This drives a much better professional culture in weather forecasting which has improved steadily over the last generation. Today’s five-day forecasts are as accurate as 1-day forecasts were in 1980. Yet economic forecasting remains haphazard and unaccountable, with a predictive performance that hasn’t improved in generations.
"A critical contribution can come from anywhere"
So when it comes to communications technology, how do we start to forecast the future? Well, it helps to think of networks as engines for serendipity. In other words, a nurturing space for unexpected ideas. IT networks are typically built from the centre out. So new uses of the network must be authorised by network administrators. In building the internet, DARPA’s brilliant engineers produced the first permissionless IT network. As one of them – David P. Reed – put it “the idea … had breathtaking implications.”
Permissionlessness means that a critical contribution can come from anywhere. Indeed my personal experience of innovation and insight-sourcing services like Kaggle and Innocentive suggests that tricky problems are usually solved by some new approach from some other field of activity. The first and second killer apps of the internet – email and the World Wide Web – wouldn’t have taken off without a permissionless internet.
We think of such contributions as ‘bright ideas’. But as Edison famously said, innovation is one per cent inspiration and 99 per cent perspiration. This highlights the imperative for deep collaboration within organisations. But what it leaves out is that some, perhaps most, of the most important contributions are not bright ideas at all, but the identification of shortcomings of existing arrangements. So you can’t get all this right without a high-trust environment in which everyone feels encouraged to contribute, including by critique and disagreement.
5G’s big idea is probably already with us
The history of networks is a history of underplaying people’s natural sociality, their natural desire to communicate. It’s remarkable how consistently we underestimate this given that it’s what makes us unique – the primate that gossips and solves problems in groups (the first led to the second but it’s a long story). But, as Churchill might say, “there it is”. And we did it using that other permissionless network that predated the internet – language.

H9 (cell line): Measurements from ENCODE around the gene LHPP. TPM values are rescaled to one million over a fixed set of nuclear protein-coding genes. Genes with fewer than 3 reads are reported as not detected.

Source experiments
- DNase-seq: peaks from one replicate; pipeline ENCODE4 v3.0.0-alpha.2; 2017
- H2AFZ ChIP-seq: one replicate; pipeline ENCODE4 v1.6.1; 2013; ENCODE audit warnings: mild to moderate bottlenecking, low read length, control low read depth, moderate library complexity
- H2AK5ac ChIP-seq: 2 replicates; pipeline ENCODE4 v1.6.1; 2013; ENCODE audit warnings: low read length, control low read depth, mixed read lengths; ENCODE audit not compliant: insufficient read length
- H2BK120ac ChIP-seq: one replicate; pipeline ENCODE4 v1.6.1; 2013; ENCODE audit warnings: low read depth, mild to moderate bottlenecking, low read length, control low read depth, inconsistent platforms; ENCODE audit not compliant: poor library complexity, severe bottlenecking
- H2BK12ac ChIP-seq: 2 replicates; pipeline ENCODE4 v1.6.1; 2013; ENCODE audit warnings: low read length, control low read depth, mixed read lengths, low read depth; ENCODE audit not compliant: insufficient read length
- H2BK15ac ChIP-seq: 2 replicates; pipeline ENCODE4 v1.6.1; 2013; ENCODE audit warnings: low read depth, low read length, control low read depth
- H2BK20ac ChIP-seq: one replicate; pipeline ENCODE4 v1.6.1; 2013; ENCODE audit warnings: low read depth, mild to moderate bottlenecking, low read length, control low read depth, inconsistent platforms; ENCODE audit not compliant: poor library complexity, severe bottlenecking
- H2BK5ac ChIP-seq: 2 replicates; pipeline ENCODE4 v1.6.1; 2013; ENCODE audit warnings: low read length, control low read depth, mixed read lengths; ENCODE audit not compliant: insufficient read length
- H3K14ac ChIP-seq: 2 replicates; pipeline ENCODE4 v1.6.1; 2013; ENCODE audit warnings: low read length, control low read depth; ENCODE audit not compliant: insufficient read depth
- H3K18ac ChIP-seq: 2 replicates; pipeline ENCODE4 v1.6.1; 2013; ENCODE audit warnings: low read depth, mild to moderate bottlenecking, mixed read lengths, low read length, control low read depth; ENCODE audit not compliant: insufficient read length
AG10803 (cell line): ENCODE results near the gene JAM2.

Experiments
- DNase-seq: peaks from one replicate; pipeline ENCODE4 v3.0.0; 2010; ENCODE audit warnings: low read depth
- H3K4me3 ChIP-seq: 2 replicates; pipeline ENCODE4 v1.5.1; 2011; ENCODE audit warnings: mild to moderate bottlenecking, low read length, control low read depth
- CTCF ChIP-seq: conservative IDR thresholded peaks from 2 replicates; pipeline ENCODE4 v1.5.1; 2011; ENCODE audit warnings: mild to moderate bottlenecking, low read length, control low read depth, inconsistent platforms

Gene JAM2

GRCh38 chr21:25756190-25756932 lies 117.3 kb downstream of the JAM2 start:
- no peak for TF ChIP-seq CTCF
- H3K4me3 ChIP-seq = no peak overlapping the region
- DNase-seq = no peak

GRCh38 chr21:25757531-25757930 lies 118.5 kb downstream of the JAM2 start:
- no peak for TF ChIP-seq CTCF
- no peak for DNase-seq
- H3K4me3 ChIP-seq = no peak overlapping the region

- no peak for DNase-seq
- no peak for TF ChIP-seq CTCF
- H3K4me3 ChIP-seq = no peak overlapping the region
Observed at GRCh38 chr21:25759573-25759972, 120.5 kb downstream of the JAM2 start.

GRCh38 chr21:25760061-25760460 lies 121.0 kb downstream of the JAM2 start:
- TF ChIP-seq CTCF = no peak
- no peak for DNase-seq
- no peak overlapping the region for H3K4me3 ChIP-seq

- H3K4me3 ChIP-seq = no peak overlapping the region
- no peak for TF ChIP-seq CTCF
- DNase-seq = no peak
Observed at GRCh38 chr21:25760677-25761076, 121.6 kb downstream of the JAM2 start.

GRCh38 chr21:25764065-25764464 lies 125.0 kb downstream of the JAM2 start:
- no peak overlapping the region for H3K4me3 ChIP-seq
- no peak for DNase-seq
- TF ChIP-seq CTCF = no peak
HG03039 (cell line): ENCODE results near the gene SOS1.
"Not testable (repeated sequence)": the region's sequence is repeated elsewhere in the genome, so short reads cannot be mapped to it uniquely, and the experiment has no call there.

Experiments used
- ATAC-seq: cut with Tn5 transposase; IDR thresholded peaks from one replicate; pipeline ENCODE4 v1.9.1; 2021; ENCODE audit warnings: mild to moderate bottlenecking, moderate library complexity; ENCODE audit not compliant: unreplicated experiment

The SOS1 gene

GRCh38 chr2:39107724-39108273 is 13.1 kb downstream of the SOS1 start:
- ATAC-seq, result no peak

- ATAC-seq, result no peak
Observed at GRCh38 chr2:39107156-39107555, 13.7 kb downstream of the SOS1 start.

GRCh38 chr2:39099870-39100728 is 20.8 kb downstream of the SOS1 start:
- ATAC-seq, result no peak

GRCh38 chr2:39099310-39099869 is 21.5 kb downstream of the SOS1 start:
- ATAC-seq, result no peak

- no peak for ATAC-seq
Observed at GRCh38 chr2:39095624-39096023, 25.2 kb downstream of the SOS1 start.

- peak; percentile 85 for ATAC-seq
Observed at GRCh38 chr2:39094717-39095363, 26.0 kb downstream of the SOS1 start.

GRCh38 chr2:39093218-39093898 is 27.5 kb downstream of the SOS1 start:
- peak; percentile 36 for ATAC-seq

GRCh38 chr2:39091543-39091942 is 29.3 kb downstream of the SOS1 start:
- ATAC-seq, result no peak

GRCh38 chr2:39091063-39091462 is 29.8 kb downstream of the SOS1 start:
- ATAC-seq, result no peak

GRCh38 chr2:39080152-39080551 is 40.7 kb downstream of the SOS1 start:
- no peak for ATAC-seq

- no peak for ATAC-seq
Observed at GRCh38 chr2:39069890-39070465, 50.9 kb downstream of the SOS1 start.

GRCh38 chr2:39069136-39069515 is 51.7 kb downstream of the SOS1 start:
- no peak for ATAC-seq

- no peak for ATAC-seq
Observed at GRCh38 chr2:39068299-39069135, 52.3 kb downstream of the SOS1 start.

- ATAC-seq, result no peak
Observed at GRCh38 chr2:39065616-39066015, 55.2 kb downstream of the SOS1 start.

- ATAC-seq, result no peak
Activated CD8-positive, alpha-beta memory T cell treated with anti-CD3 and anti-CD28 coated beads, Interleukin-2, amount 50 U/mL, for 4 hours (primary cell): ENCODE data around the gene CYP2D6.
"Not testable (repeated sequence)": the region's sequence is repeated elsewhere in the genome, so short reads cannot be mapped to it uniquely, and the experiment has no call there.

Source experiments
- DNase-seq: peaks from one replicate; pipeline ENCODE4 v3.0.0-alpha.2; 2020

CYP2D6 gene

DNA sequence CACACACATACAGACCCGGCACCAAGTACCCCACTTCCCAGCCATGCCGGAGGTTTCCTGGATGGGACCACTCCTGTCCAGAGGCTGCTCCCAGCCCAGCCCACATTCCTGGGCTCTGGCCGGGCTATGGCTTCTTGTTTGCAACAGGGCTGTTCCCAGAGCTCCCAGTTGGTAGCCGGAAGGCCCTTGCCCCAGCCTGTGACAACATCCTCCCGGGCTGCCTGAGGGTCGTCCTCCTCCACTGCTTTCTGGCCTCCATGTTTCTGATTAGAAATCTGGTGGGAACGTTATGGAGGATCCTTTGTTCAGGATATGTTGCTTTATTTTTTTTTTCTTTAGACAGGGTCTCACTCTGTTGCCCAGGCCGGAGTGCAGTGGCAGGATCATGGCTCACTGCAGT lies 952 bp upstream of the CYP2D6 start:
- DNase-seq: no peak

So will there be killer apps on the 5G network and if so what will they be? I’d be contradicting my own creed of humility if I told you I knew, but in driving up bandwidth and driving down latency my eye would go to multiplayer gaming and systems that aggregate distributed AI. We’d also be wise to keep our eyes on industrial IoT. Sure, we know that it can address performance-related issues, but the continuous collection of data from a massive number of sensors could bring about entirely new use cases. From smart wearables to real-time asset tracking, the opportunities for both micro and macro-level innovation are enormous.
If 5G’s killer app is going to happen, the chances are that right now it’s being talked about by someone. But whether they’re inside or outside your organisation, how confident are you that your company ethos ensures that they’re noticed and listened to? That’s the challenge for those who want to give themselves the best chance to succeed in a world that will be different in ways we can’t foresee. It’s the challenge of being open to new ideas – and of engineering for serendipity.
About the Nicholas Gruen
Nicholas Gruen is the CEO of Lateral Economics and the Chair of Open Knowledge Australia. He was formerly Chairman of the Australian Centre for Social Innovation, the Australian Government's Innovation Australia, and founding chairman of Kaggle, an online community of data scientists and machine learners. He served as economic adviser to Australia’s Treasurer and has held visiting fellowships at the University of Melbourne and the Australian National University.